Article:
Let’s have an example calculation of a Uniswap trade with a gas limit of 250,000 and a gas price of 50 gwei. The transaction cost is calculated by multiplying the gas limit with a gas price; 250,000 * 50 = 12.5 million gwei.
When we multiply 12.5 million by 0.000000001 ETH we get 0.0125 ETH. The current ETH price is about $3000. Hence, the transaction would cost $3000 * 0.0125 = $37.5.
Popular Ethereum wallets like Metamask allow users to adjust the transaction cost (gas fee) up or down. This way you can also pay more than the estimated amount.
EIP 1559 explained
Now you should understand EIPs and Ethereum transaction fees. Hence, we can finally dive into the EIP 1559. This is a proposal published by Vitalik Buterin in early 2019. It is all about the transaction fees and also known as “the fee-burning proposal”.
EIP 1559 presents the following new features: base fee, miner tip, and the gas limit increase. See the video below for an excellent EIP 1559 guide.
The problem with the current system is that it’s very difficult to estimate gas prices due to high volatility. EIP 1559 changes this by using a base fee. This is the floor of gas costs and it is determined by the base fee of the previous block. The significant thing is that the base fee can only grow by 15% per block.
There is also a change in the gas capacity. In each Ethereum block, there is a limit of how much gas fees they can include. It’s like the block size limit of Bitcoin. EIP 1559 makes it possible to double this capacity when the network is busy. It means that miners can create bigger blocks.
The third feature is called miner tip. It is exactly what it sounds like. It is an extra payment user can do to make sure the transaction gets in front of the line. This feature alone prevents gas fees from going too low during high-traffic periods. There are always whales, who will overpay for fast transactions.
The purpose of EIP 1559 is to bring predictability to gas fees. When the base fee can only grow 15% per block, it’ll be easier for users and wallet software to determine how much one should pay for a transaction.
After EIP 1559, it’s also possible to set a fee cap for your transaction. It means your transaction will wait until the base fee drops to the desired level.
The impact of EIP 1559 for miners
You have probably understood by now, that miners are the ones suffering the biggest impact of EIP 1559. A random user moving Etherum-based tokens from an exchange to a wallet might not even notice anything. Active users enjoy the increased predictability of gas fees.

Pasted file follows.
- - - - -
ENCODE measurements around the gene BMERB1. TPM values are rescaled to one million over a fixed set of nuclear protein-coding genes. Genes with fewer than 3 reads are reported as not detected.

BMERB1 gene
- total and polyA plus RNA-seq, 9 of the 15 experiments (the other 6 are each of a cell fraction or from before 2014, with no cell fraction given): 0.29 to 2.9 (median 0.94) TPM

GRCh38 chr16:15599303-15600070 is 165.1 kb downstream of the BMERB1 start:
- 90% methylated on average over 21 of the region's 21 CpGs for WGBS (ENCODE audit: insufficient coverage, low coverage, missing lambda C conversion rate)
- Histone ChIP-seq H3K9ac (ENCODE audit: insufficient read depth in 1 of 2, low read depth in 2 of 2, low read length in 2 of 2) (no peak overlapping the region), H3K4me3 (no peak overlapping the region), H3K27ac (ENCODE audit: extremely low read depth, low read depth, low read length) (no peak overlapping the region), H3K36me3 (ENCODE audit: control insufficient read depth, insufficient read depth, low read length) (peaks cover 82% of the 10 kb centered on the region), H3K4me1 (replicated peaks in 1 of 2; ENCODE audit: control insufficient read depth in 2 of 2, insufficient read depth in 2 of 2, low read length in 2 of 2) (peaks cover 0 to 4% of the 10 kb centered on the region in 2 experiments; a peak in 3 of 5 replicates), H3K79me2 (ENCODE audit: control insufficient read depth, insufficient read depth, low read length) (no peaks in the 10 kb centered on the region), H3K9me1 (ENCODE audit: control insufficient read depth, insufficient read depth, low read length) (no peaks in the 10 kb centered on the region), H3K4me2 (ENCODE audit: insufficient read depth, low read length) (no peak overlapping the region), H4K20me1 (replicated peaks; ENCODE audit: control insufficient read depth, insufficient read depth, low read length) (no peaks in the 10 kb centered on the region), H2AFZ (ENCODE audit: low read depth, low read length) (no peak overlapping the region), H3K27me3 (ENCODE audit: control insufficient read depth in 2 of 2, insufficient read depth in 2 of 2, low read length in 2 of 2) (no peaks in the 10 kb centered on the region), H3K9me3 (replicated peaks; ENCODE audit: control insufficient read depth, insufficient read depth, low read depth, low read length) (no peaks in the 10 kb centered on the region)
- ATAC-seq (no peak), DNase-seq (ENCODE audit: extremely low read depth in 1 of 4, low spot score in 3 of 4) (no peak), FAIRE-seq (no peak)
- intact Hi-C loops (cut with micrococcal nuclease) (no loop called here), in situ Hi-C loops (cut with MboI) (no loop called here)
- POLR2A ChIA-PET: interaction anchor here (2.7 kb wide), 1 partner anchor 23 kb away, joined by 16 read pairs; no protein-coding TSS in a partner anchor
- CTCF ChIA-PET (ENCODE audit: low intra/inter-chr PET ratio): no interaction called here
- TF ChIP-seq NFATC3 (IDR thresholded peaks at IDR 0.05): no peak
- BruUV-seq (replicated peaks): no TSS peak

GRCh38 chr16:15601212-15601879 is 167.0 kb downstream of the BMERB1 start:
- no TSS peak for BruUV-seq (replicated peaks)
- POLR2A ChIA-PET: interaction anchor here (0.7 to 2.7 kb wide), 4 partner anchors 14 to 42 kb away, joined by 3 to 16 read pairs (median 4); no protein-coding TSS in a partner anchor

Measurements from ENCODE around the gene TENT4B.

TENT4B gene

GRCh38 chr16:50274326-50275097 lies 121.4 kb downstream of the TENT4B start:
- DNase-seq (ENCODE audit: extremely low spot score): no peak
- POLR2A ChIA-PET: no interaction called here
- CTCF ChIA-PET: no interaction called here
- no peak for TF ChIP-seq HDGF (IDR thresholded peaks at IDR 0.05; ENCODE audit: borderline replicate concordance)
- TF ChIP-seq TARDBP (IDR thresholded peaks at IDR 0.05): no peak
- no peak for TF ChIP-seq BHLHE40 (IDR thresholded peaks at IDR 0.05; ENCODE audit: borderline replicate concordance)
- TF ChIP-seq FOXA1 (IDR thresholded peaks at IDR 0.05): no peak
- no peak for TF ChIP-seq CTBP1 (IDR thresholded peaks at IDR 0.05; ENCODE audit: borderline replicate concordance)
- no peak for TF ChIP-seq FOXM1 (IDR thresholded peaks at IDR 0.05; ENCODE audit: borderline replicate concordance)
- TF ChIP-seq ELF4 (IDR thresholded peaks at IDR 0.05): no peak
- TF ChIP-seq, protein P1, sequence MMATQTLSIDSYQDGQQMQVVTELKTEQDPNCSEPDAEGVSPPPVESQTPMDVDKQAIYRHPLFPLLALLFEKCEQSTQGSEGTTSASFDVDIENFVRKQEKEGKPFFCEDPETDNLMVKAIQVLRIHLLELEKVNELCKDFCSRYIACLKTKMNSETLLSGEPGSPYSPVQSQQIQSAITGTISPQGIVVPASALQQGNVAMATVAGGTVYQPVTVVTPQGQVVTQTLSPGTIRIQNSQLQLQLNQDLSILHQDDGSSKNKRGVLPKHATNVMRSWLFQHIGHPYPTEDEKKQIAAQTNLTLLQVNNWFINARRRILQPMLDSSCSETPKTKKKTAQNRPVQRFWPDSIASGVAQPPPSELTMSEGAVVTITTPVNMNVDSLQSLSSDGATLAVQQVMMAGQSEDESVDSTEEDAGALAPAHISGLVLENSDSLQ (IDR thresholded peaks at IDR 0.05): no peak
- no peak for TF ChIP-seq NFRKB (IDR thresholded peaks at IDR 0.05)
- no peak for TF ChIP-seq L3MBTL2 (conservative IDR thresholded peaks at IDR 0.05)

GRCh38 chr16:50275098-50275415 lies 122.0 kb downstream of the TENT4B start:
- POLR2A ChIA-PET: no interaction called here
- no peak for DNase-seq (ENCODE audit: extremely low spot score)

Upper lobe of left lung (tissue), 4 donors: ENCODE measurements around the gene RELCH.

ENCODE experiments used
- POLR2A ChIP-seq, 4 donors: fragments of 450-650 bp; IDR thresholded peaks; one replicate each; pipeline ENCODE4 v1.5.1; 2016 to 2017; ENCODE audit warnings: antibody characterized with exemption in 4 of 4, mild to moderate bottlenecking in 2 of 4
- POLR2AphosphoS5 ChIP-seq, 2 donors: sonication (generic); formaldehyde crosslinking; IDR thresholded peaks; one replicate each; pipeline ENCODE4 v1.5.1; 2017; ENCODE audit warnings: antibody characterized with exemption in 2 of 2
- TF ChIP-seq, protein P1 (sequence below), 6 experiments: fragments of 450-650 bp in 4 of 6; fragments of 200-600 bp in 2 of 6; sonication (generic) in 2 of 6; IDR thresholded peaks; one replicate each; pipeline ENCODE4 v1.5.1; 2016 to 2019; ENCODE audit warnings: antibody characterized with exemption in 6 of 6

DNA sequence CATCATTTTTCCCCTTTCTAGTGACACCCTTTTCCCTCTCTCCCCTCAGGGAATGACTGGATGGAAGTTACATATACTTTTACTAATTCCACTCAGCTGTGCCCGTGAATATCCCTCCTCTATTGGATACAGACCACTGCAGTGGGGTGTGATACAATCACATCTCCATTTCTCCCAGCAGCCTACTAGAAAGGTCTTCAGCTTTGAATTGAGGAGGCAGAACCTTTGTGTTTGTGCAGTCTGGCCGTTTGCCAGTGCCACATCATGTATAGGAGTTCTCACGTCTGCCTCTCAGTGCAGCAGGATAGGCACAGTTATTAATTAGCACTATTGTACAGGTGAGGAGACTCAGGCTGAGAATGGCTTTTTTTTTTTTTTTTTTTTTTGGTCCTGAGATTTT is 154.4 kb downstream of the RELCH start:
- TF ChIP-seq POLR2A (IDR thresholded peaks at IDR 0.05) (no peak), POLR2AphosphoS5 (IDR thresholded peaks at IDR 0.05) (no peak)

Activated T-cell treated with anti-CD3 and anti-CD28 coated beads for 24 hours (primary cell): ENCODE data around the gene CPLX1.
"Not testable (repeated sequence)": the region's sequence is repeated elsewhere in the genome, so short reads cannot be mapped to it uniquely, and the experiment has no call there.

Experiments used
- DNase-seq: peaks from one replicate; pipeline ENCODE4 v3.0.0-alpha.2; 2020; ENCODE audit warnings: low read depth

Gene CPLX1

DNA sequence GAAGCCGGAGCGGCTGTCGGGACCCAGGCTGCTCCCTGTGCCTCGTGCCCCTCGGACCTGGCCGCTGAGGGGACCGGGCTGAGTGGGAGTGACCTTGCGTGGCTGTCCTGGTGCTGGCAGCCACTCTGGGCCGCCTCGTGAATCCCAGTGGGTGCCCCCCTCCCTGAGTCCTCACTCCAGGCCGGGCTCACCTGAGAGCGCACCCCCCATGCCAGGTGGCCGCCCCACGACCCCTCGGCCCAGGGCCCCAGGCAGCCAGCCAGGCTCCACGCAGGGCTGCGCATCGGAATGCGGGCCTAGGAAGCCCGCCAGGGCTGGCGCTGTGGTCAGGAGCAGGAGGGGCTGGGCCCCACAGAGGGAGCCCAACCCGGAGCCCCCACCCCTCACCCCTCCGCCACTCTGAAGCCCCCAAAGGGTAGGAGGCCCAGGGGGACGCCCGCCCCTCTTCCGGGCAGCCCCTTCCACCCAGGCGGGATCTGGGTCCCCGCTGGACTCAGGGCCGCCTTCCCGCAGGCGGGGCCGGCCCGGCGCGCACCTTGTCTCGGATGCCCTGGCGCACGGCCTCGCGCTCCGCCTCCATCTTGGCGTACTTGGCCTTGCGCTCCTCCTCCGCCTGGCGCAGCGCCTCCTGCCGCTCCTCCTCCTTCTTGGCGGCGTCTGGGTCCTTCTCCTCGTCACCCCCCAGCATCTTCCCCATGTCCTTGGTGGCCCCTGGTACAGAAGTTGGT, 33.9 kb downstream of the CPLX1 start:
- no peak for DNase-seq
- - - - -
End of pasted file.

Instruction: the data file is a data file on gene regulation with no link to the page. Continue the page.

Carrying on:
The key feature we haven’t mentioned yet is fee burning. The base fee of each Ethereum block will be burned after the EIP 1559 is implemented! Burning means that fees are destroyed. No one will receive them.
Miners are currently cashing in block rewards and transaction fees (gas fees). The DeFi boom has made gas fees worth even more than block rewards! This has never been the case before. EIP 1559 is going to change all this. Hence, it’s no wonder miners have been against the proposal.
The current fee model is lucrative for miners because whales (heavy users) are overpaying so much. They are running arbitrage bots and yield farming tools, where it’s very important that transactions go through as quickly as possible.
Now it’s difficult to estimate the correct gas fee due to high volatility. If you are making a large transaction, you can afford to overpay quite a lot to be on the safe side. Investors are now using services like the ETH Gas Station to guess the needed gas fee. This system is highly ineffective.
After EIP 1559, miners will only get the tip. Even if there will be overpaying in the future as well, it’s difficult to say how much the miner income is exactly impacted. It will go down, that’s for sure. The block reward stays the same, though.
The impact of EIP 1559 in the bigger picture
Is EIP 1559 going to solve the scalability issues of Ethereum? Does it make Ethereum-based DeFi applications like Uniswap cheap enough for small investors? The answer to both questions is no.
EIP 1559 is not going to change the fact that the current Ethereum cannot handle the traffic caused by DeFi and NFT applications. The system will be properly scaled with Ethereum 2.0. There are also promising Layer-2 solutions like Polygon, which seem to be helping quite a lot.
It’s likely that Ethereum’s transaction fees remain too high for small investors even after EIP 1559. Increased predictability helps mainly active users and software developers.
Burning the base fee is an interesting concept. This means that Ethereum might become a deflationary currency during peak hours. Once base fees become higher than block rewards, it means more ETH is burned than created. This has been the major discussion topic in 2021.
EIP 1559 will be officially launched in July 2021 with the London hard fork.
You should also check the video below, which explains Ethereum’s gas for beginners. This article has useful information about Ethereum’s monetary policy.